3.5. Comparison to Drone Images

When compared to the final yield, the point clouds that qualified as vegetation based on their weighted sum values unfortunately did not show the expected correlation, due to the exceptional climatic circumstances of that year, as described in Section 2.1. To verify the results, however, drone imagery of that same week was available. In Figure 5, a small part of the drone mosaic is included, once with and once without an overlay of the weighted sum values present in that specific strip. Although the resolution of the imagery leaves something to be desired, the vegetation is clearly distinguishable. The overlay matches the green areas to a satisfactory level.

4. Discussion

Canopy estimation in orchards through lidars mounted on inter-row terrestrial vehicles has been carried out quite frequently in various types of orchards. The approaches in volume estimation vary, for example, in Reference [17] where point clouds are divided into slices of 10 cm along the direction of the plant rows, which were subsequently divided into vertical slices of the same width, where the outer-most measured points in each of these square cuboids define the third and final dimension for the volume estimation of that area. Others combine multiple orchard passages, where each plant row is scanned from both sides at least once, into a single coordinate system, as for example, done in Reference [29]. This allows for more advanced tree estimations such as convex hull calculations, as explained in Reference [30]. Combinations of slices and more advanced methods are for example, included in Reference [27]. Variations of the slicing approach can also be found for other crop-types such as for example, tomatoes in greenhouses [18]. Orchard canopy is usually scanned laterally or even upward depending on the mounting height of the sensor. Due to the size of this type of vegetation, each row needs to be scanned from both sides in order to obtain a complete overview of its volume. In some cases, the orchard layout allows for individual tree-scanning, enabling other procedures as for example, imaging from 8 directions as described in Reference [31]. The advantages of the setup as the one used in this work are that a single pass is sufficient for registration of the crop volume, without the need to combine these already large data-sets into even larger ones, as well as the direct relation between crop volume and marketable yield inherent to these types of crops.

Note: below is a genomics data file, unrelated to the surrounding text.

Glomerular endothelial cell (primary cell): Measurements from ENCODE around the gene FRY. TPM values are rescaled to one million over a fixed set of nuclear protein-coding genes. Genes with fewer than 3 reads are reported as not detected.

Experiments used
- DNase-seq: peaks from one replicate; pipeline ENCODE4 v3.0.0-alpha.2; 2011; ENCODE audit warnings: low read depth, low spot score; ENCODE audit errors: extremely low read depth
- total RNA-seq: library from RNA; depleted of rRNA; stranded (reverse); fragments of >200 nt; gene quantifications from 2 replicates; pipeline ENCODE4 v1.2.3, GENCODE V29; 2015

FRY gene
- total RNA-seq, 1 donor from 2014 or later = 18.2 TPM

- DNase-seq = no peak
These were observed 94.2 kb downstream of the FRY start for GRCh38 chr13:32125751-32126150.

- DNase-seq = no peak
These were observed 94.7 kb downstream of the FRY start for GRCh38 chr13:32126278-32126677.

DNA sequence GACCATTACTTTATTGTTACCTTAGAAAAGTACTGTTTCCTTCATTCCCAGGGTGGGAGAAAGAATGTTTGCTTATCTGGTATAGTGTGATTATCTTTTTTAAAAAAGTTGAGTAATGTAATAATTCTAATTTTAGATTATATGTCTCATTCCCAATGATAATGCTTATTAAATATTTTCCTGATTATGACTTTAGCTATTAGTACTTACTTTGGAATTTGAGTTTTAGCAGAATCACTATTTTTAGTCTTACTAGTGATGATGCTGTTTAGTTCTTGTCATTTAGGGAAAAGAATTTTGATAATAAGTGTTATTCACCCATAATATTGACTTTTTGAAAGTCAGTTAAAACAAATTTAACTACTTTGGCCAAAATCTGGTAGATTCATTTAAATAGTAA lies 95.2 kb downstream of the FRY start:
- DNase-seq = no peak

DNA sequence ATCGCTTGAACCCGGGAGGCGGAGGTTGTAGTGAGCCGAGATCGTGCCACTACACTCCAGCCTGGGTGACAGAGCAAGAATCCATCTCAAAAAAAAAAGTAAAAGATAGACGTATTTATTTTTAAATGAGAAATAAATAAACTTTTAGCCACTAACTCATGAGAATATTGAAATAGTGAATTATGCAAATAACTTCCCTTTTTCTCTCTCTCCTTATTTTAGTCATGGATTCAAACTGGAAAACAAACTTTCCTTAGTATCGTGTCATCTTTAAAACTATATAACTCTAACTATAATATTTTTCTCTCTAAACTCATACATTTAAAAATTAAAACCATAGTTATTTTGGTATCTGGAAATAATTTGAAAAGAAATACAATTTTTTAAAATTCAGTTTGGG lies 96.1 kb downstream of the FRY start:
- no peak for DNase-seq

For cereals, which have a more similar field layout to the work presented here, 3D modelling through lidars is also gaining traction. In maize [16], for example, the issue addressed in this paper was solved using a RANSAC algorithm, which fits a plane through the lower most 3D points and defines any deviation from that plane as vegetation. This approach was also attempted on the data set used in this work but due to soil profiles and ridging in the direction of crop rows this method did not yield satisfactory results. Furthermore, the lower most crop points in leafy vegetables are vital for a correct estimation of crop volume and therefore vital to yield estimation. In wheat, the reflectance value of the lidar was successfully applied to distinguish vegetation from soil in a similar setting [32]. This was attempted here as well but did not yield satisfactory results for the crop type used here.
The use of a weighted sum that assigns a quantifiable value that can be statistically evaluated contributes to the more accurate separation between soil and vegetation that is especially needed in lower crops. Even though the RANSAC algorithm has been applied successfully in other lower vegetation with similar dimensions like cotton [33], the method presented in this paper improves that process, at the cost of needing higher computational power. The volume of the resulting vegetation point cloud obtained in Reference [33] is estimated using a Trapezoidal rule based algorithm, which might be a computationally cheaper alternative to the highly accurate convex hull calculations used in orchard scans, thereby providing a trade-off in computational power.
In this preliminary work, segregation in soil and plants was successfully achieved using only the aforementioned weighted sums, without the use of any additional data from other sensor types and without relying on reflectance values. This results in a dynamically obtained threshold criterion that is able to extract the vegetation from the point cloud in varying situations in terms of vegetation coverage and sizes (strip-cropping or monoculture, early stages to final development stages, etc.), where conventional separation methods have failed. In other words, the hypothesis of a weighted sum based algorithm having the potential to be superior to conventional soil separation methods has been confirmed on the basis of this preliminary study. Comparison between the resulting vegetation clouds and drone imagery proved a perfect match for all green areas in the central rows of each strip.